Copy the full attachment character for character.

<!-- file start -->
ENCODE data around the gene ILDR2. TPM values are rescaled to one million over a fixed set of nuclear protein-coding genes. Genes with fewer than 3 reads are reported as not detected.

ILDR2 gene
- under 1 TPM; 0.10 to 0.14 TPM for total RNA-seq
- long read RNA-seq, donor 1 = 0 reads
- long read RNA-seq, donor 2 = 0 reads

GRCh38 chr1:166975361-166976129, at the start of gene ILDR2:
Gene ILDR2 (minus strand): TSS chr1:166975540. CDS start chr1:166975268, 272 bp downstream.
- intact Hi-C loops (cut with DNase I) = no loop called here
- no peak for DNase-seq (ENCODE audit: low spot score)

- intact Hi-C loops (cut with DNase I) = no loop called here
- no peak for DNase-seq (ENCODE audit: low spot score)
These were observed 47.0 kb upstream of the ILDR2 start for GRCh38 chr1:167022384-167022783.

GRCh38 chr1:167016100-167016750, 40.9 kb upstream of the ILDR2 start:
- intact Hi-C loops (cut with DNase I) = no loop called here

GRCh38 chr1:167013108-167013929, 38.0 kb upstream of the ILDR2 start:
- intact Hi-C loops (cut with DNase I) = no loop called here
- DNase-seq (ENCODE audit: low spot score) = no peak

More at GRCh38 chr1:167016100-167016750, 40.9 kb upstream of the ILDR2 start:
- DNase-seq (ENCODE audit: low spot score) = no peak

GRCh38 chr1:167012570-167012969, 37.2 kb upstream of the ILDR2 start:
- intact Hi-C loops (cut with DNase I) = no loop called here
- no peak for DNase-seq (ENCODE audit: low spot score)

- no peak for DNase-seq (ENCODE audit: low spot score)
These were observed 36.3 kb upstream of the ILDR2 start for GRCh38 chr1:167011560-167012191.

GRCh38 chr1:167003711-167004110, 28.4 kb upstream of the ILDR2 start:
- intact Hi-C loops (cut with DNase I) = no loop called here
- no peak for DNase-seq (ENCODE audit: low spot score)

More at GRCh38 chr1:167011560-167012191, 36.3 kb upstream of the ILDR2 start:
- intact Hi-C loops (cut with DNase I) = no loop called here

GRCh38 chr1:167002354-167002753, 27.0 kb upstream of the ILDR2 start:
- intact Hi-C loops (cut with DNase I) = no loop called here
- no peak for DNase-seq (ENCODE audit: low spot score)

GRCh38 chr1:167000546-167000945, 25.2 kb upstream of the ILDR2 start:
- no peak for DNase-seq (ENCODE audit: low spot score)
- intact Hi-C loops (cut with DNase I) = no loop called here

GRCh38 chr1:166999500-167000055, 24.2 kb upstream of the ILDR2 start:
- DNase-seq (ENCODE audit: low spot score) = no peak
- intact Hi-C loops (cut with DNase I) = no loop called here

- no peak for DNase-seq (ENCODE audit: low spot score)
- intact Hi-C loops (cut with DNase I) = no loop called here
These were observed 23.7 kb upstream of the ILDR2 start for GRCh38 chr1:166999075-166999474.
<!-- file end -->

ENCODE data around the gene ILDR2. TPM values are rescaled to one million over a fixed set of nuclear protein-coding genes. Genes with fewer than 3 reads are reported as not detected.

ILDR2 gene
- under 1 TPM; 0.10 to 0.14 TPM for total RNA-seq
- long read RNA-seq, donor 1 = 0 reads
- long read RNA-seq, donor 2 = 0 reads

GRCh38 chr1:166975361-166976129, at the start of gene ILDR2:
Gene ILDR2 (minus strand): TSS chr1:166975540. CDS start chr1:166975268, 272 bp downstream.
- intact Hi-C loops (cut with DNase I) = no loop called here
- no peak for DNase-seq (ENCODE audit: low spot score)

- intact Hi-C loops (cut with DNase I) = no loop called here
- no peak for DNase-seq (ENCODE audit: low spot score)
These were observed 47.0 kb upstream of the ILDR2 start for GRCh38 chr1:167022384-167022783.

GRCh38 chr1:167016100-167016750, 40.9 kb upstream of the ILDR2 start:
- intact Hi-C loops (cut with DNase I) = no loop called here

GRCh38 chr1:167013108-167013929, 38.0 kb upstream of the ILDR2 start:
- intact Hi-C loops (cut with DNase I) = no loop called here
- DNase-seq (ENCODE audit: low spot score) = no peak

More at GRCh38 chr1:167016100-167016750, 40.9 kb upstream of the ILDR2 start:
- DNase-seq (ENCODE audit: low spot score) = no peak

GRCh38 chr1:167012570-167012969, 37.2 kb upstream of the ILDR2 start:
- intact Hi-C loops (cut with DNase I) = no loop called here
- no peak for DNase-seq (ENCODE audit: low spot score)

- no peak for DNase-seq (ENCODE audit: low spot score)
These were observed 36.3 kb upstream of the ILDR2 start for GRCh38 chr1:167011560-167012191.

GRCh38 chr1:167003711-167004110, 28.4 kb upstream of the ILDR2 start:
- intact Hi-C loops (cut with DNase I) = no loop called here
- no peak for DNase-seq (ENCODE audit: low spot score)

More at GRCh38 chr1:167011560-167012191, 36.3 kb upstream of the ILDR2 start:
- intact Hi-C loops (cut with DNase I) = no loop called here

GRCh38 chr1:167002354-167002753, 27.0 kb upstream of the ILDR2 start:
- intact Hi-C loops (cut with DNase I) = no loop called here
- no peak for DNase-seq (ENCODE audit: low spot score)

GRCh38 chr1:167000546-167000945, 25.2 kb upstream of the ILDR2 start:
- no peak for DNase-seq (ENCODE audit: low spot score)
- intact Hi-C loops (cut with DNase I) = no loop called here

GRCh38 chr1:166999500-167000055, 24.2 kb upstream of the ILDR2 start:
- DNase-seq (ENCODE audit: low spot score) = no peak
- intact Hi-C loops (cut with DNase I) = no loop called here

- no peak for DNase-seq (ENCODE audit: low spot score)
- intact Hi-C loops (cut with DNase I) = no loop called here
These were observed 23.7 kb upstream of the ILDR2 start for GRCh38 chr1:166999075-166999474.